• Maricela Morales, Executive Director of CAUSE (Central Coast Alliance United for a Sustainable Economy) talks about her specific work as a social, economic and environmental justice warrior as well as her efforts in terms of positively impacting farmworkers lives that includes protecting them from heat-related illnesses.

Cool Water For Farmworkers: Collaboration with CalPoly San Luis Obispo

Farmworkers in California carry nearly 35 times the risk of heat-related death than the average worker in the United States. In addition, climate change is increasing the occurrences of extreme heat in the region, causing farmworkers to face increasing heat illness and death. According to an analysis by the University of Washington and Stanford University, the average agricultural harvester’s unsafely hot workdays will likely double by 2050, presenting an existential crisis to the agricultural sector. 

To protect the health and well-being of farmworkers from the impacts of extreme heat employers are required to provide at least one liter of cool potable water per worker per hour. However, growers face challenges keeping water cool in agricultural fields. The typical Igloo® coolers keep water cool for a few hours on a hot day, leaving workers with only warm water to drink on hot afternoons.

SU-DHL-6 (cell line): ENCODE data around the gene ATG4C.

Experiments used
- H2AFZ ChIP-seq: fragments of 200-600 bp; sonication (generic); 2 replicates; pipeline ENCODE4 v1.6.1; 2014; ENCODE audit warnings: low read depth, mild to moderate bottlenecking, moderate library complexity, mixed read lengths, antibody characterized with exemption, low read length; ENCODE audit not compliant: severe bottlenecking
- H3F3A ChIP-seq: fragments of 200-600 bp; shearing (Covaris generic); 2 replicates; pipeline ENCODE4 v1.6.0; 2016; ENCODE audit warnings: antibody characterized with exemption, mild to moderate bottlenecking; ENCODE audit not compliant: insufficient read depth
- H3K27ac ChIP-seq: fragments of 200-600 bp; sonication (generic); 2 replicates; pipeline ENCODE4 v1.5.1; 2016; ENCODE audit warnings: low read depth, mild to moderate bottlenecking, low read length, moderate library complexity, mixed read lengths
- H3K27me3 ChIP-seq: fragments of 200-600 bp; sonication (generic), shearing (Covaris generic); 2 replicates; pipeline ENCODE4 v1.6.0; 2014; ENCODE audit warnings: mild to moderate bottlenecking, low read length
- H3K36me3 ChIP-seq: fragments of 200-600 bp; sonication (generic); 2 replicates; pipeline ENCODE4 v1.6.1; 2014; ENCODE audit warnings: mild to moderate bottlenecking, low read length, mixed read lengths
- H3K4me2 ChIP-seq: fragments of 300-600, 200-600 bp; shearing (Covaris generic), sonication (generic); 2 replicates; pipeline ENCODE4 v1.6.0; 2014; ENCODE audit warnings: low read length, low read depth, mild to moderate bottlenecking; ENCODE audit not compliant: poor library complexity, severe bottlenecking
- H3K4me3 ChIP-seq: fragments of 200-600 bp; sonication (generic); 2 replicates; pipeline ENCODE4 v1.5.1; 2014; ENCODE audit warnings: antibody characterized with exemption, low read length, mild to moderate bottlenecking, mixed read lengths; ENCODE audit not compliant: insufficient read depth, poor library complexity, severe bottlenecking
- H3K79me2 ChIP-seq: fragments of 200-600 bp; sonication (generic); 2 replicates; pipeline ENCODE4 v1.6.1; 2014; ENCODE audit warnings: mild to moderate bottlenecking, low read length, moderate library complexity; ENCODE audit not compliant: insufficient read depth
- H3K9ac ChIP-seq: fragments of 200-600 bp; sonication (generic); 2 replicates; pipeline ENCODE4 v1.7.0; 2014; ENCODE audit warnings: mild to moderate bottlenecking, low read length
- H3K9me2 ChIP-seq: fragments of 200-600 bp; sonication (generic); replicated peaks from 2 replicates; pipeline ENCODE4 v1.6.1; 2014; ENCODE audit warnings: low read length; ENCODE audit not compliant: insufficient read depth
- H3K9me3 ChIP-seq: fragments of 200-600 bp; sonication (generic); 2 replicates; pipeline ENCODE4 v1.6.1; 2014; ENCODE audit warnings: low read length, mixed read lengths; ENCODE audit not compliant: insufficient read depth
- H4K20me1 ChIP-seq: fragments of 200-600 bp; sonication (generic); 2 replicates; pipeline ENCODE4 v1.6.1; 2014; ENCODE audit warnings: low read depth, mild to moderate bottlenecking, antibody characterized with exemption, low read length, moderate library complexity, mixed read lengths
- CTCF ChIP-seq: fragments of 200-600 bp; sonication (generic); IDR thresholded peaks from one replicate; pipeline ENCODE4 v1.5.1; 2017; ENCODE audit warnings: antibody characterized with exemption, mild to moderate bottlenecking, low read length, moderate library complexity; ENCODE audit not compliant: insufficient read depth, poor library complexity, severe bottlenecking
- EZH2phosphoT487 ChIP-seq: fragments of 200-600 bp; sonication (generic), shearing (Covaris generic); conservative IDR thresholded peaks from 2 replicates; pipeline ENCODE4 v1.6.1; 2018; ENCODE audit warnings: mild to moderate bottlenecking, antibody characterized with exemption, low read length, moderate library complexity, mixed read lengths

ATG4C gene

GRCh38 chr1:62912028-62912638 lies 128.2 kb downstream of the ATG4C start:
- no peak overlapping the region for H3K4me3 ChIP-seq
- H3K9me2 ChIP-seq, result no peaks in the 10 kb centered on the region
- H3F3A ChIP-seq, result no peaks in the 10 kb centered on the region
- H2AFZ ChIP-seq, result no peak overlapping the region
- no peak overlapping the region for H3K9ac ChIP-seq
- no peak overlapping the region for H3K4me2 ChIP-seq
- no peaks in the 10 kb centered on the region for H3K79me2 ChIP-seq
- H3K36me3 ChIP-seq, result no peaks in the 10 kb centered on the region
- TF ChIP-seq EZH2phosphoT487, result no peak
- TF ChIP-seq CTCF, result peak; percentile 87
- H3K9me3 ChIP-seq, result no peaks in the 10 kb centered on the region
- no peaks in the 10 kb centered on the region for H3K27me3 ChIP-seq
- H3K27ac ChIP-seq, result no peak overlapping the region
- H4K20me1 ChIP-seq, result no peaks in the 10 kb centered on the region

Understanding this critical shortcoming to protecting farmworkers, the ARC Team sponsored two teams of senior-year Mechanical Engineering students at California Polytechnic, San Luis Obispo (Cal Poly) to develop water cooling prototypes that can meet NIOSH recommendations to keep water at or below 59°F. Both student teams toured agricultural fields in Ventura County with Ag Brain Trust members and observed work practices. The first team focused on developing a lighter-weight, portable prototype to meet the water-cooling needs of 2-4 workers in smaller-capacity operations. The second team created a larger prototype that could be integrated into in-field equipment with water cooling capacity for teams of 12-20 workers. Project prototypes were completed in June 2023. The ARC Team is now working with our agricultural partners to test the effectiveness and uptake of the prototypes by farmworkers. If testing is successful, the ARC Team and Ag Brain Trust will explore ways to work with the agriculture industry to bring the prototypes to market.